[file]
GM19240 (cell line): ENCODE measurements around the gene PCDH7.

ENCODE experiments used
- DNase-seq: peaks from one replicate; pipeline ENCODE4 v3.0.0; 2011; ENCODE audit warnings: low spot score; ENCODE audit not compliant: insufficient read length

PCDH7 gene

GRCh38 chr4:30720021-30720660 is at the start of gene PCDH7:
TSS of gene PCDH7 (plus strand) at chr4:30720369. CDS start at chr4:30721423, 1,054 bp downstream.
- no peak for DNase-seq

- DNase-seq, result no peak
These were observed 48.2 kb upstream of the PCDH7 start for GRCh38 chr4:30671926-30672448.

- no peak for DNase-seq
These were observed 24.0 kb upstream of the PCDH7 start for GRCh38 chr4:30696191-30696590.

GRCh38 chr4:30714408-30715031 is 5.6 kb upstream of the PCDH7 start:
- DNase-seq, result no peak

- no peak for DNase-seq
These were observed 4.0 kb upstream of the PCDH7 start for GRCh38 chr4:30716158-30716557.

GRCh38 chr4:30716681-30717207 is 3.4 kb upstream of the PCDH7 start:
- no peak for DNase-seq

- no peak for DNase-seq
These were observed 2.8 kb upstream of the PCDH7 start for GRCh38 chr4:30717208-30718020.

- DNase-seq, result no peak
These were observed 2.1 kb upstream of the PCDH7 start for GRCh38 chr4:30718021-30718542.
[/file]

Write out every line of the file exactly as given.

GM19240 (cell line): ENCODE measurements around the gene PCDH7.

ENCODE experiments used
- DNase-seq: peaks from one replicate; pipeline ENCODE4 v3.0.0; 2011; ENCODE audit warnings: low spot score; ENCODE audit not compliant: insufficient read length

PCDH7 gene

GRCh38 chr4:30720021-30720660 is at the start of gene PCDH7:
TSS of gene PCDH7 (plus strand) at chr4:30720369. CDS start at chr4:30721423, 1,054 bp downstream.
- no peak for DNase-seq

- DNase-seq, result no peak
These were observed 48.2 kb upstream of the PCDH7 start for GRCh38 chr4:30671926-30672448.

- no peak for DNase-seq
These were observed 24.0 kb upstream of the PCDH7 start for GRCh38 chr4:30696191-30696590.

GRCh38 chr4:30714408-30715031 is 5.6 kb upstream of the PCDH7 start:
- DNase-seq, result no peak

- no peak for DNase-seq
These were observed 4.0 kb upstream of the PCDH7 start for GRCh38 chr4:30716158-30716557.

GRCh38 chr4:30716681-30717207 is 3.4 kb upstream of the PCDH7 start:
- no peak for DNase-seq

- no peak for DNase-seq
These were observed 2.8 kb upstream of the PCDH7 start for GRCh38 chr4:30717208-30718020.

- DNase-seq, result no peak
These were observed 2.1 kb upstream of the PCDH7 start for GRCh38 chr4:30718021-30718542.